It's a show billed as one you have to see to believe. Under the big top at Marymoor Park in Redmond and behind the scenes at Odysseo, students see the show's stars in a different way-- because they're not necessarily seeing them at all.
"He's tall," observed 7-year-old Eli McCalmont.
But Eli can get a remarkable feel for how they move, how they smell, how they communicate. Odysseo's touch tour allows children from the Talking Book and Braille Library to experience these animals and even saddle up.
"I feel like a professional," Eli said as he balanced between two saddles resting on hay bales in the stable.
And as any professional rider will tell you, it's not about what you can see; it's all in the feel.
Performers and trainers introduce them to some of the equine stars. There's Zip, Ripple, and Tango, to name a few.
For John, who was born with cerebral palsy and is vision impaired, walking in their shoes? "Feels cool!"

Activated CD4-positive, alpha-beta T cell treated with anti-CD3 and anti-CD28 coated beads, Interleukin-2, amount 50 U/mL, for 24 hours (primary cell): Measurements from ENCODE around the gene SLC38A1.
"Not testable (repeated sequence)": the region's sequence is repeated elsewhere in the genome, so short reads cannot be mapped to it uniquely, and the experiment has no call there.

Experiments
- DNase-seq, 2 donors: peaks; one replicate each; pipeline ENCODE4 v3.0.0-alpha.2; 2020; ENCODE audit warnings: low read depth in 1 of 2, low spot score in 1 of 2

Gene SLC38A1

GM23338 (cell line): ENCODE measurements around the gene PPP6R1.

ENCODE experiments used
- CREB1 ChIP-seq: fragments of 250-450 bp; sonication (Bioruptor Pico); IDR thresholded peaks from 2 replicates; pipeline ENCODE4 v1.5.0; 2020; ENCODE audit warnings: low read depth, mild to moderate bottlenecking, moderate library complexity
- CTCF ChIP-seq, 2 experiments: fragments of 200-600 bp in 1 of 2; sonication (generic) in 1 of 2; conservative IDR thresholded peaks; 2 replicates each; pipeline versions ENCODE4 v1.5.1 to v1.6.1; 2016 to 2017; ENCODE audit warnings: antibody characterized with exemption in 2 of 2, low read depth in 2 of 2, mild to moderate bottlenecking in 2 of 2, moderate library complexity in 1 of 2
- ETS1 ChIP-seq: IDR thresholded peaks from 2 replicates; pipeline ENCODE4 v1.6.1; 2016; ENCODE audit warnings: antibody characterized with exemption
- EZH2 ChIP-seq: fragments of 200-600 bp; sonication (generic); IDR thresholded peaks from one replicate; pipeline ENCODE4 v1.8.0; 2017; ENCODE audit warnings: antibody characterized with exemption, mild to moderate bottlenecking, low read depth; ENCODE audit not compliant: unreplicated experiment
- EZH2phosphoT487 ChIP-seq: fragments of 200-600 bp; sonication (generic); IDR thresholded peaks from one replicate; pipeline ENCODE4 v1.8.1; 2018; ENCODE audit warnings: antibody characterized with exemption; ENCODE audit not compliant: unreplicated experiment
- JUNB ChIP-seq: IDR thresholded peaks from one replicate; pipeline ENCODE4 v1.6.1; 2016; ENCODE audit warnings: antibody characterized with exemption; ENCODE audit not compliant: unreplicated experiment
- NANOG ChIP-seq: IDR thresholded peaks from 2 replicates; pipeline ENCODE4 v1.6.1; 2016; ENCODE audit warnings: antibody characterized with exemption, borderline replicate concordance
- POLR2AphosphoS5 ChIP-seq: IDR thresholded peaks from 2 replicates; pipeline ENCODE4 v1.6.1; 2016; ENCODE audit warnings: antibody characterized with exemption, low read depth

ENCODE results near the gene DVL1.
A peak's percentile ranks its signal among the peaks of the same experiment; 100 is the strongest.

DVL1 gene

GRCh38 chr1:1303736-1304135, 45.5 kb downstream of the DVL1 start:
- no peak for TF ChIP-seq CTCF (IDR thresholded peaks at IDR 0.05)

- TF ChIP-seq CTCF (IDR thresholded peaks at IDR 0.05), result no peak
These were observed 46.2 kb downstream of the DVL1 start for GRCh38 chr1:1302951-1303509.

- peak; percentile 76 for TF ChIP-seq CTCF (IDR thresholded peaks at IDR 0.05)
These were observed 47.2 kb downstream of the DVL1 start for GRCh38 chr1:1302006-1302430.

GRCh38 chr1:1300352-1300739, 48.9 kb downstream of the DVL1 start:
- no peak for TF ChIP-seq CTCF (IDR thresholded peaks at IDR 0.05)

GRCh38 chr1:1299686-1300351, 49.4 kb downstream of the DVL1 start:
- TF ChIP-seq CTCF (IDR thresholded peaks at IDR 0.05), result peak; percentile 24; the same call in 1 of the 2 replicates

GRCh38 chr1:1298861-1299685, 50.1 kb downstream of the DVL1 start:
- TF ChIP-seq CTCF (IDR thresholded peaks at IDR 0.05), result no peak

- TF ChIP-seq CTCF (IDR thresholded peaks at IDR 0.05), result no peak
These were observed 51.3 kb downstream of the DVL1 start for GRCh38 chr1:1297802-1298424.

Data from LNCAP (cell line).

Making their way through the stables it's hard to tell who's more curious.
But the hands-on experience is one that both horse and human enjoy. Kids who tend to shy away from people, can't get enough of the animals they encountered.
"They were so quiet and I got to pet them and I got to groom them," said John, whose mother did not want to use his last name.
Once inside the practice arena the group is about to enjoy a whole other sensory experience. They've handled the tack, the reins, the harnesses. Eli even got a chance to sit on one of the horses: "How do you steer him?"
The group gathers in the center of the arena. Several horses surround them. They begin with a trot that soon accelerates into a full gallop. The ground shakes, and reaching out his arm toward the horses and their riders, Eli can feel it in his fingertips: "I touched him!"
It's said in the absence of one sense the others are heightened. It's fair to say after today's touch tour - they are off the charts.
Odysseo is playing at Marymoor Park in Redmond through March 30.